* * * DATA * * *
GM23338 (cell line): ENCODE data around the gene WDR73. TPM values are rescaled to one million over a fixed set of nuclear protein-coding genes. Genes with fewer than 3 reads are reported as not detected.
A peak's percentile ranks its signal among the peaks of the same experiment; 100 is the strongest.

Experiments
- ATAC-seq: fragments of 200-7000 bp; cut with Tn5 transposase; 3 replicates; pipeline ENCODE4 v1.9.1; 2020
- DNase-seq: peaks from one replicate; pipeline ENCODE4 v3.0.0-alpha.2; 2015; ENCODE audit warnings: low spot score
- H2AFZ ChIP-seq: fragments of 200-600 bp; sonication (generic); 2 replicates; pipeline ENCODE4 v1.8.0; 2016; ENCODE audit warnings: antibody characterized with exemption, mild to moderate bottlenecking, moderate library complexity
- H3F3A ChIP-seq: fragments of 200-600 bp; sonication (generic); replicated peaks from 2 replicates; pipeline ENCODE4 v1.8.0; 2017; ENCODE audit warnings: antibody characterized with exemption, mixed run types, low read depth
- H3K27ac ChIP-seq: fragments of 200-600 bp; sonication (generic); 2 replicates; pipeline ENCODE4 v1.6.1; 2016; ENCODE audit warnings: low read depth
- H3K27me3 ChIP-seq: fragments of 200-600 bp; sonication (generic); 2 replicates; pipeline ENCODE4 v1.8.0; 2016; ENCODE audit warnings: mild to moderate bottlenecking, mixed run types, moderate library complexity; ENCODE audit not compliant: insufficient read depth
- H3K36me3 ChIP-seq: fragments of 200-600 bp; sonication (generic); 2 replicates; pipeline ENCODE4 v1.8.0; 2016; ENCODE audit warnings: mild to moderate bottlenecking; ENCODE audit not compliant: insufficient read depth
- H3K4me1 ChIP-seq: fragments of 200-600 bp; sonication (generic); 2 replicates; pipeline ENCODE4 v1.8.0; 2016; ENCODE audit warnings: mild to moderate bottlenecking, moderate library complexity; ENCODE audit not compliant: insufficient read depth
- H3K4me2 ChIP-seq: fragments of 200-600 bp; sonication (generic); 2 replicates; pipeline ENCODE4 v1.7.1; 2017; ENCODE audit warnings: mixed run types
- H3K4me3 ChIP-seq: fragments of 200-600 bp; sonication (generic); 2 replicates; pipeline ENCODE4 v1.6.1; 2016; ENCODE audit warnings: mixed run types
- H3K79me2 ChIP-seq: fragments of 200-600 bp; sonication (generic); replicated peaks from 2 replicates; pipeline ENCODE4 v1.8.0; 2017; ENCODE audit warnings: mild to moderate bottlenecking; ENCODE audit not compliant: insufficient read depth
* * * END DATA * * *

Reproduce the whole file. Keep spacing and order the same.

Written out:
GM23338 (cell line): ENCODE data around the gene WDR73. TPM values are rescaled to one million over a fixed set of nuclear protein-coding genes. Genes with fewer than 3 reads are reported as not detected.
A peak's percentile ranks its signal among the peaks of the same experiment; 100 is the strongest.

Experiments
- ATAC-seq: fragments of 200-7000 bp; cut with Tn5 transposase; 3 replicates; pipeline ENCODE4 v1.9.1; 2020
- DNase-seq: peaks from one replicate; pipeline ENCODE4 v3.0.0-alpha.2; 2015; ENCODE audit warnings: low spot score
- H2AFZ ChIP-seq: fragments of 200-600 bp; sonication (generic); 2 replicates; pipeline ENCODE4 v1.8.0; 2016; ENCODE audit warnings: antibody characterized with exemption, mild to moderate bottlenecking, moderate library complexity
- H3F3A ChIP-seq: fragments of 200-600 bp; sonication (generic); replicated peaks from 2 replicates; pipeline ENCODE4 v1.8.0; 2017; ENCODE audit warnings: antibody characterized with exemption, mixed run types, low read depth
- H3K27ac ChIP-seq: fragments of 200-600 bp; sonication (generic); 2 replicates; pipeline ENCODE4 v1.6.1; 2016; ENCODE audit warnings: low read depth
- H3K27me3 ChIP-seq: fragments of 200-600 bp; sonication (generic); 2 replicates; pipeline ENCODE4 v1.8.0; 2016; ENCODE audit warnings: mild to moderate bottlenecking, mixed run types, moderate library complexity; ENCODE audit not compliant: insufficient read depth
- H3K36me3 ChIP-seq: fragments of 200-600 bp; sonication (generic); 2 replicates; pipeline ENCODE4 v1.8.0; 2016; ENCODE audit warnings: mild to moderate bottlenecking; ENCODE audit not compliant: insufficient read depth
- H3K4me1 ChIP-seq: fragments of 200-600 bp; sonication (generic); 2 replicates; pipeline ENCODE4 v1.8.0; 2016; ENCODE audit warnings: mild to moderate bottlenecking, moderate library complexity; ENCODE audit not compliant: insufficient read depth
- H3K4me2 ChIP-seq: fragments of 200-600 bp; sonication (generic); 2 replicates; pipeline ENCODE4 v1.7.1; 2017; ENCODE audit warnings: mixed run types
- H3K4me3 ChIP-seq: fragments of 200-600 bp; sonication (generic); 2 replicates; pipeline ENCODE4 v1.6.1; 2016; ENCODE audit warnings: mixed run types
- H3K79me2 ChIP-seq: fragments of 200-600 bp; sonication (generic); replicated peaks from 2 replicates; pipeline ENCODE4 v1.8.0; 2017; ENCODE audit warnings: mild to moderate bottlenecking; ENCODE audit not compliant: insufficient read depth